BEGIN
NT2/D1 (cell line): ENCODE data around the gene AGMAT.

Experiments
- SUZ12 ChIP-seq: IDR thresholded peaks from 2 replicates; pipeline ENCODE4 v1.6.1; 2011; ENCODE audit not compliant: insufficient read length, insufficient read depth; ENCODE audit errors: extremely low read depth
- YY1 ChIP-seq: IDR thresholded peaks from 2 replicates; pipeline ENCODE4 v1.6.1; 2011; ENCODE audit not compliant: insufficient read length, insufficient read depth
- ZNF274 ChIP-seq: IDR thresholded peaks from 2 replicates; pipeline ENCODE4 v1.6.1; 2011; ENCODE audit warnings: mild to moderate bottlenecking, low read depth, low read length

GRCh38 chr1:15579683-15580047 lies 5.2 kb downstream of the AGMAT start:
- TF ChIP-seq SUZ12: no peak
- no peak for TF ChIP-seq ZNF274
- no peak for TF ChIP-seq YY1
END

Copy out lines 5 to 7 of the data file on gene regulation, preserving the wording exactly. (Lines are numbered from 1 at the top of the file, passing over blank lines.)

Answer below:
- ZNF274 ChIP-seq: IDR thresholded peaks from 2 replicates; pipeline ENCODE4 v1.6.1; 2011; ENCODE audit warnings: mild to moderate bottlenecking, low read depth, low read length

GRCh38 chr1:15579683-15580047 lies 5.2 kb downstream of the AGMAT start:
- TF ChIP-seq SUZ12: no peak